Bright and early yesterday I walked over to the Meitar Regional Council office to have my Israeli identity card changed to my new address.
Yay! Now I am an official resident of the Negev and of Meitar.
(It is pronounced may [like the month] + tar, accent on the tar, so: may-tar' .)
Hmm, would that make me a Meitarite?
Dina of the Desert?
The secretary said I was in luck because at 4:00 there would be a festive ceremony to re-open the newly-renovated Moadon LaGil HaZahav, literally the Golden Age Club.
OK, so I dutifully walked back over there in the 35 C/ 95 F heat of mid afternoon.
The new glass wing of the clubhouse really IS impressive.
What a view!
The young Minister for Senior Citizens, Knesset Member Uri Orbach, came down from Jerusalem to give a speech.
(Does YOUR country have a Ministry for Senior Citizens?)
He predicted that the old-new clubhouse would be full of cultural and learning activities.
Once Meitar gets its own high school, he added, they want to open a class for retired people.
The group would have classes all morning taught by the high school teachers, and several times a year "stars," visiting professors and experts, would come to lecture.
Orbach also gave a hint that his Ministry is working on starting a Shnat Sherut for retirees, a year of volunteer service, complete with certain benefits!
Until now, this Sherut Leumi year of civic service was meant for young people who, because they are Israeli Arabs or very observant Jews, are normally exempt from compulsory military service; it gives them a chance to serve their country and be recognized for it.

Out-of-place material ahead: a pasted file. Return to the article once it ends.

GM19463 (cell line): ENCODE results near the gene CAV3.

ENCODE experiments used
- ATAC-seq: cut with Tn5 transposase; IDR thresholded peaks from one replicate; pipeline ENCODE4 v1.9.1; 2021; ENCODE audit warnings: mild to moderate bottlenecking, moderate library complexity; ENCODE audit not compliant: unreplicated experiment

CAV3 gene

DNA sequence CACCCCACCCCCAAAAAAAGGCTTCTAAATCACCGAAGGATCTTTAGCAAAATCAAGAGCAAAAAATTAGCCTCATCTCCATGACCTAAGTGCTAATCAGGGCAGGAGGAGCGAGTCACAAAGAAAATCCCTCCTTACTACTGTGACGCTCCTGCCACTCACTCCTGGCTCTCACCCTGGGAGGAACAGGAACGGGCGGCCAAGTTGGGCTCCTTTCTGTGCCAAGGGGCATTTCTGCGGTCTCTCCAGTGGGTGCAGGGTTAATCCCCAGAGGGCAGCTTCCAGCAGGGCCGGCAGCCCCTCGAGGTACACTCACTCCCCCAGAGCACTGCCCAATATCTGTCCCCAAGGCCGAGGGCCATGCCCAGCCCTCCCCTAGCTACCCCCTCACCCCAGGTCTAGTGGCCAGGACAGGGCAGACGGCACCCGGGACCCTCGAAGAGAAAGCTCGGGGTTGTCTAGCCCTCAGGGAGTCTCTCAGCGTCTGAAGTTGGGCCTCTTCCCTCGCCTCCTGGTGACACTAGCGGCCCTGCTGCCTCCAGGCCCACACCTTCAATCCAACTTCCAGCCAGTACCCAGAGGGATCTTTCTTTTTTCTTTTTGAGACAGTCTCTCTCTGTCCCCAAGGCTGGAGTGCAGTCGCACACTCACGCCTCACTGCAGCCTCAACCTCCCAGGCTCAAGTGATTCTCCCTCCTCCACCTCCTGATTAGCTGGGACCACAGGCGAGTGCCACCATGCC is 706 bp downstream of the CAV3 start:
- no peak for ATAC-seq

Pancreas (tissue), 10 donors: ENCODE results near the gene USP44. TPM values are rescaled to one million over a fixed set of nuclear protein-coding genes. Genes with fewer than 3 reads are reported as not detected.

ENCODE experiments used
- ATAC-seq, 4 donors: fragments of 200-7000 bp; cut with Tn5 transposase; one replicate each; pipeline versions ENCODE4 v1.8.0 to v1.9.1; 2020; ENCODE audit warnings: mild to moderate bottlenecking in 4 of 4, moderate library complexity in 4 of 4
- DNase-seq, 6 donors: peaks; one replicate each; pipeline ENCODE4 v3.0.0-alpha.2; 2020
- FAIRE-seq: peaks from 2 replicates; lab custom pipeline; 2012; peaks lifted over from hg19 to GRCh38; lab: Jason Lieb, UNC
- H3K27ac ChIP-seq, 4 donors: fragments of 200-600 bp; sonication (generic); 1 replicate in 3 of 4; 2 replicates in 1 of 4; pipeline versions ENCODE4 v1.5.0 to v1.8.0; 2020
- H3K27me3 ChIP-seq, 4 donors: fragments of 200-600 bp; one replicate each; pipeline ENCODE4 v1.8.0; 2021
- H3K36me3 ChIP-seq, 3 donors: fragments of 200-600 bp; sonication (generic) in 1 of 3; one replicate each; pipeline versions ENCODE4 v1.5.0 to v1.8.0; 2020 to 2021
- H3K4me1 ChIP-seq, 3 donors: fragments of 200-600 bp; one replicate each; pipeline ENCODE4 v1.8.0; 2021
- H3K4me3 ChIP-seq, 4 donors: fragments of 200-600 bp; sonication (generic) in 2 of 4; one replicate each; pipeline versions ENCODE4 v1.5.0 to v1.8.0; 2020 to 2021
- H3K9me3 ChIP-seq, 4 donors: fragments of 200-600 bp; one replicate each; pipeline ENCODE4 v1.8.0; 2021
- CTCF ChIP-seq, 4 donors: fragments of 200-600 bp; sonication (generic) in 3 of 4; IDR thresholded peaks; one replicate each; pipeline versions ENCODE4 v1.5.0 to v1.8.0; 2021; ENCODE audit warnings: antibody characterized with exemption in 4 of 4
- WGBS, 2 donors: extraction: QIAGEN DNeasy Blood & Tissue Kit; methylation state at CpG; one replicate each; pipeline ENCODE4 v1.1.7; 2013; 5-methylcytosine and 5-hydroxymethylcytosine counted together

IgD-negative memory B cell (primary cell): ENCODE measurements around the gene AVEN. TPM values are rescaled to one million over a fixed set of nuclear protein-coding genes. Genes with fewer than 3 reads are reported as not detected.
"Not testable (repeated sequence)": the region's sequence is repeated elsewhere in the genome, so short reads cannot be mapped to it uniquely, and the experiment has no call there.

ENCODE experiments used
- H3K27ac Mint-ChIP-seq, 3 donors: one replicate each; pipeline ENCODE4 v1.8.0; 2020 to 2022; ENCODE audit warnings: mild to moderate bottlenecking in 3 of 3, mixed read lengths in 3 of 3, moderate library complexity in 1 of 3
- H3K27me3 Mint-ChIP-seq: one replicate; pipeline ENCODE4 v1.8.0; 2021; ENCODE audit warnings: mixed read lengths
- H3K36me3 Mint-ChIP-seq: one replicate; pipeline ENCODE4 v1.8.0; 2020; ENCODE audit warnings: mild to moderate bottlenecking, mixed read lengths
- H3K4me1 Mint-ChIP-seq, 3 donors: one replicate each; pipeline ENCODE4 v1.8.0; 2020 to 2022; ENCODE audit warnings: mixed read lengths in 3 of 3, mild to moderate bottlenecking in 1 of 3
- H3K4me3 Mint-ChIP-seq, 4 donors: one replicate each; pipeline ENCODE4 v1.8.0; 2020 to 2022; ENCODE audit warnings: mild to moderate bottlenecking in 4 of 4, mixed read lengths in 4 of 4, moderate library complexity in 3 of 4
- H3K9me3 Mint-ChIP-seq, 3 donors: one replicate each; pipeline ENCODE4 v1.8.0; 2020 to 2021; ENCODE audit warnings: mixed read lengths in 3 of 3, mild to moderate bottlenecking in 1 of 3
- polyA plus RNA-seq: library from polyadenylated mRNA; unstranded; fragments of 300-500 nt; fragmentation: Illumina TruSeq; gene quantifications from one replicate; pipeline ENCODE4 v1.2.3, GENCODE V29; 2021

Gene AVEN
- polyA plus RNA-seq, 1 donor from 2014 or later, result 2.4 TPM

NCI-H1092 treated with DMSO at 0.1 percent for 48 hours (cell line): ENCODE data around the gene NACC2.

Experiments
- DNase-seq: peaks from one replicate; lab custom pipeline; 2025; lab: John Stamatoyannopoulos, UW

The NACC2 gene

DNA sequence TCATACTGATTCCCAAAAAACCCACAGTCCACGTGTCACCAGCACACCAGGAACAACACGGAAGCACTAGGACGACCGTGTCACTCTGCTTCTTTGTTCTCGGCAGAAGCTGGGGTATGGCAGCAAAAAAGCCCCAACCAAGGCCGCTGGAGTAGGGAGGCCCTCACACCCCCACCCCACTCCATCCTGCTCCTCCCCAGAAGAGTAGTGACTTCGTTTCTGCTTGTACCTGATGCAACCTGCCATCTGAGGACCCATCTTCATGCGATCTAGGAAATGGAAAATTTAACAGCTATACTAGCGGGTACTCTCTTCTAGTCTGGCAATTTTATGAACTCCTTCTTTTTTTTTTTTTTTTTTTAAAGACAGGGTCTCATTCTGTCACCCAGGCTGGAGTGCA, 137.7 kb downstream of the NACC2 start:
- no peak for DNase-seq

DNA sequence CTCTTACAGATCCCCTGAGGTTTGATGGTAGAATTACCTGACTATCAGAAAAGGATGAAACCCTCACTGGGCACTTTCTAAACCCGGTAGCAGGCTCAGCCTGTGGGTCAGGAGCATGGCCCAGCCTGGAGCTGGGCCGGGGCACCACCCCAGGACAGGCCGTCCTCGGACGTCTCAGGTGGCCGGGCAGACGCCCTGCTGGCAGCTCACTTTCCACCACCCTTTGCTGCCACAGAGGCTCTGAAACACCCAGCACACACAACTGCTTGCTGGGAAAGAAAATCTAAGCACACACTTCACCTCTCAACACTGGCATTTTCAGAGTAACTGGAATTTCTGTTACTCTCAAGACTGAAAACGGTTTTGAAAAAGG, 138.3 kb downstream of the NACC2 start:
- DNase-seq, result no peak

Meitar, founded in 1984, is a community built around good education, cooperation between the religious and non-religious and young and old, volunteerism, and general quality of life.
Here above is the Moadon LaGil HaZahav as seen from the wadi, where a nice park and playground have been built.
A local rabbi and of course our Regional Council head Avner Ben-Gera also spoke to the audience.
But the best part was the man in the photo, Anatoly Lain, an Israeli born in Russia. What a singer!!
He started with La Traviata. Hear him on YouTube (at a different venue).
Anatoly gave us an hour and a half, if not more, of arias, old Israeli Hebrew songs, and a few Yiddish songs too.
But the most moving was what he sang in Russian.
What could be more touching than a baritone singing soulful songs from old Russia.
(You can enlarge the photos 2x. The desert sky is for SkyWatch Friday.)